Sen. Warner Wants More Info on Election Cybersecurity

Claudine Rigal
Juin 21, 2017

U.S. Senator Mark Warner wants to know more about foreign attempts to interfere in the 2016 elections.

Sen. Mark Warner, D-Va., vice chairman of the Senate Select Committee on Intelligence, wrote a letter addressed to Secretary of the Department of Homeland Security, John Kelly, urging a full and public disclosure on the foreign attempts to interfere in the 2016 USA presidential election. Warner also noted "suspicious activity" aimed that the election databases in several other states.

Warner's letter precedes an Intelligence Committee open hearing on the topic "U.S. Election Security: Russian interventions and the Outlook for 2018 and Beyond" that is to take place Wednesday at 9:30 a.m. A full disclosure to the public, according to Warner's letter, will help to neutralize the threats these attacks pose.

He cites concerns due to upcoming elections in Virginia, such as the governor's race.

"I am deeply concerned about the danger of future foreign interference in our elections", Warner wrote. A January 2017 Intelligence Community Assessment concluded that Russian Federation obtained and maintained access to elements of multiple US state and local electoral boards.

"So far, only two states, IL and Arizona, have in effect come forward and acknowledge that the Russians tried to hacked them. I want to make sure that the integrity of our election system is safe from hacking and I'm not sure we're fully prepared", Warner said. In a related development, 198 million voter registration records maintained by a data analytics company aligned with the Republican Party, which attempted to predict which messages would most likely appeal to voters, were recently found to be exposed to the internet (see 198 Million US Voter Records Left Online For Two Weeks).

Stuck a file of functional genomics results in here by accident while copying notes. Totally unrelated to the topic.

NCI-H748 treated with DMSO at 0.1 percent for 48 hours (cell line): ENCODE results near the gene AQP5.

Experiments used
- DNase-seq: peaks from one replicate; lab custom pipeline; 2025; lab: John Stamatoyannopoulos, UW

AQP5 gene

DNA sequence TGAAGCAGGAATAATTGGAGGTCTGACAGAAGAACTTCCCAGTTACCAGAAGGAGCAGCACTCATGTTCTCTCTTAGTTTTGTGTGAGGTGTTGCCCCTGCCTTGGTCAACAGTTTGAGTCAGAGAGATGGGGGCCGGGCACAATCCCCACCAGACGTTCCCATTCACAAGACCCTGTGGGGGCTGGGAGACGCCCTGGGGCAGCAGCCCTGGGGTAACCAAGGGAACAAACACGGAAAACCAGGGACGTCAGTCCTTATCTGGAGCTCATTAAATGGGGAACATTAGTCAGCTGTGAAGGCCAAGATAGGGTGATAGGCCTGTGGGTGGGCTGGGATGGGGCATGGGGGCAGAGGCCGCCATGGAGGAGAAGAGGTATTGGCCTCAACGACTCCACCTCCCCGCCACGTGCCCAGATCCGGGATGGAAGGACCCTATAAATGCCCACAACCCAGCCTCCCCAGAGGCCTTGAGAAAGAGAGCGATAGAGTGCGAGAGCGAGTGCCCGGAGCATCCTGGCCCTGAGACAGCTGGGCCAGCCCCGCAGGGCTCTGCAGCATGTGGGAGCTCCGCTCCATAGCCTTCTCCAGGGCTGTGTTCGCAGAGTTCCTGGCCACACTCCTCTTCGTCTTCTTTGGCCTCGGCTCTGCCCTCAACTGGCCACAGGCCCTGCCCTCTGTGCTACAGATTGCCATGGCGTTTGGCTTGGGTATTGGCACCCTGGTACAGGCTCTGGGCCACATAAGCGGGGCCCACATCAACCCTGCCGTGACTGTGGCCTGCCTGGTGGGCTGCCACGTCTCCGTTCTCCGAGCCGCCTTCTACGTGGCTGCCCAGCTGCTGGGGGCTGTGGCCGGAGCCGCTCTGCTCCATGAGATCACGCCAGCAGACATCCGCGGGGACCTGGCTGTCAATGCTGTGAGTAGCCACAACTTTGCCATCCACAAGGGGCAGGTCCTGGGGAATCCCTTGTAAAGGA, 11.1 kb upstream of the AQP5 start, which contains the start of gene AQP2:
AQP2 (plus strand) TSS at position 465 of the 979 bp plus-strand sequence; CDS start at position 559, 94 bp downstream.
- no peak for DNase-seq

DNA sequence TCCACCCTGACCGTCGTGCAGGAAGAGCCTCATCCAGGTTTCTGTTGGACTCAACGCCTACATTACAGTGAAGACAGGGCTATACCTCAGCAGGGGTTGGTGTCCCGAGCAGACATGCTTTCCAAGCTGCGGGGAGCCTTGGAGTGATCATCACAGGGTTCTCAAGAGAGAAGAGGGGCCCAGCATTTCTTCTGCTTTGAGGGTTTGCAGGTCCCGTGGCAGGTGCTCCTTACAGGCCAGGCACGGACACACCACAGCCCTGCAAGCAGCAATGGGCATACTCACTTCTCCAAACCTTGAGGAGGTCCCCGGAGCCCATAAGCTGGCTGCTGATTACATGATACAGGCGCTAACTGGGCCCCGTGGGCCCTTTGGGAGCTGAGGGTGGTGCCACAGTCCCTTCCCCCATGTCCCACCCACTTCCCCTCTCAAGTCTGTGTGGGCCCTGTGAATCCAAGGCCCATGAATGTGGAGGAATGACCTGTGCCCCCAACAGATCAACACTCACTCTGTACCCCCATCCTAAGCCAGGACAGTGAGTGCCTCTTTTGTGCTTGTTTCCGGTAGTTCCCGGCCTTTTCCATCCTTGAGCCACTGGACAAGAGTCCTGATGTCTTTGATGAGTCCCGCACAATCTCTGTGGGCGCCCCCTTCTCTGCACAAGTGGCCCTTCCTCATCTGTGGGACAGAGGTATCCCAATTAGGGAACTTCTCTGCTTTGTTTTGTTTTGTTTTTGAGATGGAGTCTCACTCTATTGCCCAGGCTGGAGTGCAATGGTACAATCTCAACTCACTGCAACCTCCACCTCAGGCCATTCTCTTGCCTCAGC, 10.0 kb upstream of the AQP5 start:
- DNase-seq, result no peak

"We have elections obviously this year in Virginia".

At the Justice Department, a team headed by former FBI Director Robert Mueller is investigating alleged Russian attempt to influence the 2016 presidential election, in part via hacking and online propaganda, and any ties it might have to the campaign of Donald Trump.

Warner argues that boosting cyber defenses and educating the public about the dangers of such hacks are paramount.

Additionally, I appreciate that your Department designated the nation's election infrastructure as "critical infrastructure" in January, to allow for better information sharing with, and the prioritization of cybersecurity assistance to, state and local jurisdictions.

I look forward to your response.

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